Three things every new grad (and old) grad should know.

-Tim McLaughlin, Founder / Chief Operating Officer

Some of the most rewarding days of my career are the days I’ve spent mentoring as part of the Pitt Career Center and the Pitt AIR (Alumni in Residence) program. At times, my mentoring opportunities are about imparting information and stories about my years of experience, others are about helping students who are just weeks away from graduation navigate some pretty tough life topics. I often find that not being their parent means the students and young professionals I speak with actually seem to listen and appreciate my advice. Which is pretty amazing.

Something I always share with students facing the reality of the world after college are the three fundamental core questions I feel every graduating student should ask themselves. These same questions are great for young professionals who might be new in their careers as well.

  1. Where do I want to live?
  2. What do I want to do?
  3. Who do I want to do it for?

Wow Tim, I’m intrigued. Tell me more. Okay, I will.

These three things may seem pretty basic, but let’s dig deeper and take a closer look at each of them. I’ll also share which of the three I feel is most important.

  1. Where do I want to live?

Okay, I’ll end the suspense quickly – this is the most important and critical question to take into consideration when planning for life after graduation. It can be as open ended as, “I want to live somewhere warm, rural, urban.” or it can be as specific as, “I want to live in Midtown Atlanta near the beltway.”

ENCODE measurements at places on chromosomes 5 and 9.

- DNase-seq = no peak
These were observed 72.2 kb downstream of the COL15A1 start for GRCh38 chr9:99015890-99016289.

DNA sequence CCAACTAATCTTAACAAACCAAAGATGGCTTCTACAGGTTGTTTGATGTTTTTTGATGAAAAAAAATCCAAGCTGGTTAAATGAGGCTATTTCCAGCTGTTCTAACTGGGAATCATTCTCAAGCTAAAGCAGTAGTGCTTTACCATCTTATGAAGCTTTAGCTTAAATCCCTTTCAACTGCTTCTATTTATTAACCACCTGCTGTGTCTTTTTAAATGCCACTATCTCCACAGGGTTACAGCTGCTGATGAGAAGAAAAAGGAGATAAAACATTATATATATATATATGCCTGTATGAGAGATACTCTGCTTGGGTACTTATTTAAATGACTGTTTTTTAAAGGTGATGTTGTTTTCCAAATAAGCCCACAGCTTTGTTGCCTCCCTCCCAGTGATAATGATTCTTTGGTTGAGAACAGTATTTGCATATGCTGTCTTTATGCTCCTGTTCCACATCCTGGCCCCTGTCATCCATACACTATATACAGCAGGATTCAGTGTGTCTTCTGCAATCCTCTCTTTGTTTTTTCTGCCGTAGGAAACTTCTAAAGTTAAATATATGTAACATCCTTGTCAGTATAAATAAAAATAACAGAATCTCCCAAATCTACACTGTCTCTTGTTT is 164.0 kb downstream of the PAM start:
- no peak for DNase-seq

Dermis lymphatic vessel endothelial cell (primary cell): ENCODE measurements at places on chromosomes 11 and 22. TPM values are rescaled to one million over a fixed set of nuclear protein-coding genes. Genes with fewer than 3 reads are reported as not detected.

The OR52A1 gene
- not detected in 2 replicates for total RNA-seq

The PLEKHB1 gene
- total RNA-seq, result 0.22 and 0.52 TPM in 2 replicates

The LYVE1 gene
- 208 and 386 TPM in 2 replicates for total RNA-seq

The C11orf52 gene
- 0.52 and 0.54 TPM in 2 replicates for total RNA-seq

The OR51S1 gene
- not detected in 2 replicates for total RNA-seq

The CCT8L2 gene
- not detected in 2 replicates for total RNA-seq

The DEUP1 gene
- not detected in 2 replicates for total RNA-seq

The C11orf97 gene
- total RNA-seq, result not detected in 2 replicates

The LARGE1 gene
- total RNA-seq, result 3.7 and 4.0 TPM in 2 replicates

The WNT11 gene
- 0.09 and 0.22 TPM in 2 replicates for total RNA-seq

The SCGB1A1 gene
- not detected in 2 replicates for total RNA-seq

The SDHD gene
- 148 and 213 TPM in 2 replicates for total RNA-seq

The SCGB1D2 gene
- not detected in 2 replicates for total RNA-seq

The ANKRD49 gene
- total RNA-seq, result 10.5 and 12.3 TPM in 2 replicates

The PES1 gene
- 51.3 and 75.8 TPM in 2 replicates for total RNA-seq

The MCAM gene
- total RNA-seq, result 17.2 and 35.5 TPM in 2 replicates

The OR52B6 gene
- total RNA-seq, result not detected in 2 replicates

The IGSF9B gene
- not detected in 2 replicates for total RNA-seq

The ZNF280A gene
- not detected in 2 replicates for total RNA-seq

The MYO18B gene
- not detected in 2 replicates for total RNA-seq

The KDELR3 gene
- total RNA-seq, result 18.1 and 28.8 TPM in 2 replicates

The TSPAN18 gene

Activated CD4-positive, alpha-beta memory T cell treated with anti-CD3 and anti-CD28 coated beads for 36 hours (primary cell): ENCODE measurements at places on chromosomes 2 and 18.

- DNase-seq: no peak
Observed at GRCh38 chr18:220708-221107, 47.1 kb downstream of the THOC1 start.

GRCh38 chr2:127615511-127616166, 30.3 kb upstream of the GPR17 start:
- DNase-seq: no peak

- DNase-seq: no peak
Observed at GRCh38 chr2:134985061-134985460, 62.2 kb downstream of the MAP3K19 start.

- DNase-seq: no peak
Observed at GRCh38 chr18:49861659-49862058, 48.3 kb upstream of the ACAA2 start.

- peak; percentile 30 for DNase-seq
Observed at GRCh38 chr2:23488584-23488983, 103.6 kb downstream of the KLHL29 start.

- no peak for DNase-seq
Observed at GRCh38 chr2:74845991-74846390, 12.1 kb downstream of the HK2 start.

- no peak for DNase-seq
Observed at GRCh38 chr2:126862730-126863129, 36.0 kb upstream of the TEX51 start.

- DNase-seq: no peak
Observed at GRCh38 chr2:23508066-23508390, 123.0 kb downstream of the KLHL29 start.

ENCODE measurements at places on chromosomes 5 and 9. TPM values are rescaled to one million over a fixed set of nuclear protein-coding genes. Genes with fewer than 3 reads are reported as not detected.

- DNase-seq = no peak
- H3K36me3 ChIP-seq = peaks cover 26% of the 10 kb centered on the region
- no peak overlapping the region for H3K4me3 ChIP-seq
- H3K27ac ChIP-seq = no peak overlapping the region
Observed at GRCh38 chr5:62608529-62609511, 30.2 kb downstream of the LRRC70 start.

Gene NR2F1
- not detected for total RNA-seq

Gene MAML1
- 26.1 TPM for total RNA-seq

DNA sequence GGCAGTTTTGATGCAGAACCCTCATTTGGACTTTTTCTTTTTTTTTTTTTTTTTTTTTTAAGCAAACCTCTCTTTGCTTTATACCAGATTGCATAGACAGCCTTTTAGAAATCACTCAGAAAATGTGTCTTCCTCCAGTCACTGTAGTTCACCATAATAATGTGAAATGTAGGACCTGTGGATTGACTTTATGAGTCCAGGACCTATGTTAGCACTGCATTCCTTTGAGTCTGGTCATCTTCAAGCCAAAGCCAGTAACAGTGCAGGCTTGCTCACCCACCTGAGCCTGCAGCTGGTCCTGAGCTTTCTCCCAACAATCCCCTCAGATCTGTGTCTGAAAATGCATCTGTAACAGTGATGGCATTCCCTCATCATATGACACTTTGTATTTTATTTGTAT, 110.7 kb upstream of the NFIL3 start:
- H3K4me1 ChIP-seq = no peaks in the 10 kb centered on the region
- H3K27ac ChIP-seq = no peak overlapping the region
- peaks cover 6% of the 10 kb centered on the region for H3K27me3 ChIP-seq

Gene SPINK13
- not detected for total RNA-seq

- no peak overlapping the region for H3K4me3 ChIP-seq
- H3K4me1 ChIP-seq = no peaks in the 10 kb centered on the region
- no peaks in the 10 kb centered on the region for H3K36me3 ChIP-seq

If you don’t like where you live, nothing else matters, so move where you want to live.

  1. What do I want to do?

Following the theme above, what you want to do can be as vague as, “I want to work in media, healthcare, the legal field…” or it can be very specific, “I want to be in supply chain management for Amazon’s cosmetic products.”

Yes, I know you’re new to the workforce and some of this is what you’ll need to figure out, but remember that every opportunity is an opportunity to see what you like and what you don’t, where you excel and where you struggle. It’s better to learn early on in your career that you don’t like a certain role or position so you can avoid those opportunities and not put yourself in a situation where it’s hard to succeed in the future.

  1. Who do I want to do it for?

This is another big one. Not everyone is made for corporate culture. Some thrive, others struggle. Some need the structure and rigidness of a large 70,000 employee company. I started my career working for large companies and the experience I gained was invaluable. Others need the small family type of business and a less rigid work environment. I highly recommend doing both when the opportunities arise. Maybe you’re the entrepreneurial type and want to work for yourself or start your own company. All are viable and valuable options with lots of learning opportunities.

If you can find happiness in all three of these, you are set for a long, successful career and a happy life. The answers you give may change over time and it can be good to stop and think about these questions at several points as you grow in your career.

“Am I living where I want to live?”

“Am I doing what I want to do?”

“Am I doing it for who I want to do it for?”

There you have it. Unsolicited life advice from someone who isn’t qualified to give advice, but I’ll close with this – I love where I live, love what I do, and love who I do it for.

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